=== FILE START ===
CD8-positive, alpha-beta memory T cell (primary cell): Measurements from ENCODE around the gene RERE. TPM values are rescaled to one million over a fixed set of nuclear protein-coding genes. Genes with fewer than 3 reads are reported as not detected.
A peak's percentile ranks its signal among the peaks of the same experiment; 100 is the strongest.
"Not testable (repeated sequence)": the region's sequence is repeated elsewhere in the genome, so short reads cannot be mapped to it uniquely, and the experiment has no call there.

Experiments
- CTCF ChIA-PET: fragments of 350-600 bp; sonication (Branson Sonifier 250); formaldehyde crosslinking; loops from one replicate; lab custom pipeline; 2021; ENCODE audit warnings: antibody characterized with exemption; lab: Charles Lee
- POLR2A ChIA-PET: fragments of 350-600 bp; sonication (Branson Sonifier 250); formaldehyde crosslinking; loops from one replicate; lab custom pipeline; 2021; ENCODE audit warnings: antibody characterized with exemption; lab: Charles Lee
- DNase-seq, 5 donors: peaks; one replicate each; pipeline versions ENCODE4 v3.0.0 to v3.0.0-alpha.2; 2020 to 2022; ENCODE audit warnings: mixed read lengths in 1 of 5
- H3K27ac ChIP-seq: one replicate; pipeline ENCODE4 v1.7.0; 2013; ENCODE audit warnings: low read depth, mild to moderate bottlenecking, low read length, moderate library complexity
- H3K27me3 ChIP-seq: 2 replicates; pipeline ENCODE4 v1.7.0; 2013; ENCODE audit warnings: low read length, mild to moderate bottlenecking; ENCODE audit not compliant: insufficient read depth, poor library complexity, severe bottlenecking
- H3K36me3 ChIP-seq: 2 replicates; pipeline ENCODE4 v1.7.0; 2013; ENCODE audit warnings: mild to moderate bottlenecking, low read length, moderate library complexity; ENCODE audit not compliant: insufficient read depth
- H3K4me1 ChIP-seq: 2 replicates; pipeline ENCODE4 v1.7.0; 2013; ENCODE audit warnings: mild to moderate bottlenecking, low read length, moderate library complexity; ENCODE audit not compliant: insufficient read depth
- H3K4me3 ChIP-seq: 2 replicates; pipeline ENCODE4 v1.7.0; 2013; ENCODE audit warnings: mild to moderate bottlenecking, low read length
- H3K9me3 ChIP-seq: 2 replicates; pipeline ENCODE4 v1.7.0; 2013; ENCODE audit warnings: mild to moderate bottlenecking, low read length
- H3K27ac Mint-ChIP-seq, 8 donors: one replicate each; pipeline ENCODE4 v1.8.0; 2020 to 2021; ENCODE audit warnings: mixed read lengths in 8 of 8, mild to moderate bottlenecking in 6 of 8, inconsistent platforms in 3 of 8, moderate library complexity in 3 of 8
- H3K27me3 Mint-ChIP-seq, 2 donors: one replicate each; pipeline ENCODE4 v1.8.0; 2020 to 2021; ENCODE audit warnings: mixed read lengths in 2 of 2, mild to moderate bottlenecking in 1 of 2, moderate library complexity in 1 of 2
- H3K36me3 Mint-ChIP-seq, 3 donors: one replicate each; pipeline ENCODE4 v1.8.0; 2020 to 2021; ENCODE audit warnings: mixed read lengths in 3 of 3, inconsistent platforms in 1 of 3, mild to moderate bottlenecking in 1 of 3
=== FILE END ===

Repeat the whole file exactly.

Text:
CD8-positive, alpha-beta memory T cell (primary cell): Measurements from ENCODE around the gene RERE. TPM values are rescaled to one million over a fixed set of nuclear protein-coding genes. Genes with fewer than 3 reads are reported as not detected.
A peak's percentile ranks its signal among the peaks of the same experiment; 100 is the strongest.
"Not testable (repeated sequence)": the region's sequence is repeated elsewhere in the genome, so short reads cannot be mapped to it uniquely, and the experiment has no call there.

Experiments
- CTCF ChIA-PET: fragments of 350-600 bp; sonication (Branson Sonifier 250); formaldehyde crosslinking; loops from one replicate; lab custom pipeline; 2021; ENCODE audit warnings: antibody characterized with exemption; lab: Charles Lee
- POLR2A ChIA-PET: fragments of 350-600 bp; sonication (Branson Sonifier 250); formaldehyde crosslinking; loops from one replicate; lab custom pipeline; 2021; ENCODE audit warnings: antibody characterized with exemption; lab: Charles Lee
- DNase-seq, 5 donors: peaks; one replicate each; pipeline versions ENCODE4 v3.0.0 to v3.0.0-alpha.2; 2020 to 2022; ENCODE audit warnings: mixed read lengths in 1 of 5
- H3K27ac ChIP-seq: one replicate; pipeline ENCODE4 v1.7.0; 2013; ENCODE audit warnings: low read depth, mild to moderate bottlenecking, low read length, moderate library complexity
- H3K27me3 ChIP-seq: 2 replicates; pipeline ENCODE4 v1.7.0; 2013; ENCODE audit warnings: low read length, mild to moderate bottlenecking; ENCODE audit not compliant: insufficient read depth, poor library complexity, severe bottlenecking
- H3K36me3 ChIP-seq: 2 replicates; pipeline ENCODE4 v1.7.0; 2013; ENCODE audit warnings: mild to moderate bottlenecking, low read length, moderate library complexity; ENCODE audit not compliant: insufficient read depth
- H3K4me1 ChIP-seq: 2 replicates; pipeline ENCODE4 v1.7.0; 2013; ENCODE audit warnings: mild to moderate bottlenecking, low read length, moderate library complexity; ENCODE audit not compliant: insufficient read depth
- H3K4me3 ChIP-seq: 2 replicates; pipeline ENCODE4 v1.7.0; 2013; ENCODE audit warnings: mild to moderate bottlenecking, low read length
- H3K9me3 ChIP-seq: 2 replicates; pipeline ENCODE4 v1.7.0; 2013; ENCODE audit warnings: mild to moderate bottlenecking, low read length
- H3K27ac Mint-ChIP-seq, 8 donors: one replicate each; pipeline ENCODE4 v1.8.0; 2020 to 2021; ENCODE audit warnings: mixed read lengths in 8 of 8, mild to moderate bottlenecking in 6 of 8, inconsistent platforms in 3 of 8, moderate library complexity in 3 of 8
- H3K27me3 Mint-ChIP-seq, 2 donors: one replicate each; pipeline ENCODE4 v1.8.0; 2020 to 2021; ENCODE audit warnings: mixed read lengths in 2 of 2, mild to moderate bottlenecking in 1 of 2, moderate library complexity in 1 of 2
- H3K36me3 Mint-ChIP-seq, 3 donors: one replicate each; pipeline ENCODE4 v1.8.0; 2020 to 2021; ENCODE audit warnings: mixed read lengths in 3 of 3, inconsistent platforms in 1 of 3, mild to moderate bottlenecking in 1 of 3